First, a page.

NPR's Frank Deford is right on time (and right on the mark) with his plea to Major League Baseball to shorten the season by about a month. I enjoy baseball as much as the next person, which is to say about three innings in one sitting if I'm watching a game on television, or with a couple of hot dogs and a few giant beers if I'm attending a game in person. For the love of Wrigley Field though, 162 games in a season is ridiculous! Baseball is clearly less physically demanding on its players than other major sports, but they don't need to drag the regular season out forever just because they can.

I agree with Deford in the article linked below - end the regular season around Labor Day and get all the way through the playoffs in September. I'm ready for some football!

Too Many Days Hath September

Daily Zen - Wednesday, August 31

Life is not meaningful...unless it is serving an end beyond itself; unless it is of value to someone else.

- Abraham Joshua Heschel 

Tuesday, August 30, 2011

New Bay Bridge Lit Up for First Time

The suspension tower of the east span of the new Bay Bridge linking San Francisco to Oakland was illuminated for the first time on Monday. The current Bay Bridge is in the background still doing its job until the new bridge is finished. Look out Golden Gate, you ain't the only pretty bridge in town for long!

Michele Bachmann: Lunatic or Just an Idiot?

Michele Bachmann, Minnesota Congresswoman and Republican presidential hopeful, "joked" that Hurricane Irene and last week's rare East Coast earthquake are God's way of getting the attention of Washington politicians who are failing to effectively address our nation's fiscal woes. Most people didn't find her supposed attempt at humor to be all that funny, particularly the millions of mid-Atlantic folks who were impacted by the storm and who are still without power.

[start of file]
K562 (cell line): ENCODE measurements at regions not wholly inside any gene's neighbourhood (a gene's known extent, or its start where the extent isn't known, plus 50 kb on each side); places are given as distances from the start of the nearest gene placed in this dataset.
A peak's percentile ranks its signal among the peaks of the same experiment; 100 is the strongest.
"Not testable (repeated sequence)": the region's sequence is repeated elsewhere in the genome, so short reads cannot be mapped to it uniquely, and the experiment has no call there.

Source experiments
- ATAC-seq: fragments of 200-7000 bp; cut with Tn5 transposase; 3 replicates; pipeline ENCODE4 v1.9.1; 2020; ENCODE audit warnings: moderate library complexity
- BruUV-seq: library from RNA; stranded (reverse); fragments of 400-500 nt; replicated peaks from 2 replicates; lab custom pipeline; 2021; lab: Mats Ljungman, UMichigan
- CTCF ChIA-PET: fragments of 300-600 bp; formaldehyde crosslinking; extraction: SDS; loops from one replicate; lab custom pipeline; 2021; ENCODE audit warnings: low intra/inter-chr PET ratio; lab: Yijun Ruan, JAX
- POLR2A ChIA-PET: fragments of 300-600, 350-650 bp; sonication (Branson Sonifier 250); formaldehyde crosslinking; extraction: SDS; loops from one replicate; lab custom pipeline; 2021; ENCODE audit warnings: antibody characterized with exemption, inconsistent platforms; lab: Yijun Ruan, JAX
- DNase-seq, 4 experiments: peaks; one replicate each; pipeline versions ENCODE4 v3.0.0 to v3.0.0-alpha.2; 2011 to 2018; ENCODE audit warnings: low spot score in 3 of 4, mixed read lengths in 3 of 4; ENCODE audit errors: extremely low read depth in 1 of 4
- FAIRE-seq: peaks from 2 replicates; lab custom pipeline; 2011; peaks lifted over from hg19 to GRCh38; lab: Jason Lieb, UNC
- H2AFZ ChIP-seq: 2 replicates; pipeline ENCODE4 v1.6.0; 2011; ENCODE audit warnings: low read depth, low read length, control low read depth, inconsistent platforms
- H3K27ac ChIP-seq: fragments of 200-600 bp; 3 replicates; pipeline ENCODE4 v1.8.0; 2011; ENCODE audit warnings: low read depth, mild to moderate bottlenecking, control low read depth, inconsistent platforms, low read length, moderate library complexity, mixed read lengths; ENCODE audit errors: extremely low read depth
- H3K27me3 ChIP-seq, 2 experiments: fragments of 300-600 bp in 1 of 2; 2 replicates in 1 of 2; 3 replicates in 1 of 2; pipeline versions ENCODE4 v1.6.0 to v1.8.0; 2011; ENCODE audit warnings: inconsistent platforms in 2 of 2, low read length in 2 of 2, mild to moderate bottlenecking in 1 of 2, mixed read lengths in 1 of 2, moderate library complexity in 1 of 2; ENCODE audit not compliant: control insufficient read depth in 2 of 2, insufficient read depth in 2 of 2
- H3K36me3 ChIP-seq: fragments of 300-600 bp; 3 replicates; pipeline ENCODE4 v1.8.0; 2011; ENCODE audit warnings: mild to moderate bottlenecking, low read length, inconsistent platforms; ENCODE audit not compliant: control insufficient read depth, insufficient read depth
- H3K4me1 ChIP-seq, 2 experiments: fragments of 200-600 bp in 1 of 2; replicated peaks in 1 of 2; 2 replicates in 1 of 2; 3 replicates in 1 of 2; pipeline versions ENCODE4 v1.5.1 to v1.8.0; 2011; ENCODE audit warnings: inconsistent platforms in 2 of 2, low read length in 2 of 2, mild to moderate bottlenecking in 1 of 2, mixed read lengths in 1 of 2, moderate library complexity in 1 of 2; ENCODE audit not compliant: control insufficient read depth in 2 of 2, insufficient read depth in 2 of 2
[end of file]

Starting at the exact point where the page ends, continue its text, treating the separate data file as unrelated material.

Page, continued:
I really hope she stays in the presidential race for a few more months. America needs someone with her obviously well-honed comedic instincts to keep the political mood from getting too tense.With the ten year anniversary of 9/11 coming up soon, I can hardly wait to hear her World Trade Center one-liners.

Daily Zen - Tuesday, August 30

If you choose a job that you like, you will never have to work a day in your life.             - Confucius

Monday, August 29, 2011

Opt-Out of Yellow Pages Delivery – It’s Easy, Almost

I arrived home one afternoon this week to find my free copy of the 660 page San Mateo County Central “Buy Local” Phone Book for 2011-2012 waiting on my front porch. As you might guess, I was not one of a “chosen few” to receive a hand-delivered hardcopy of the updated telephone directory. It seems we all still get them, and a quick check of neighboring doorsteps revealed that enough copies of the new Yellow Pages were floating around our condo complex to build a fort with (granted, it would be a pathetic flimsy fort with pale yellow walls, but you get the idea).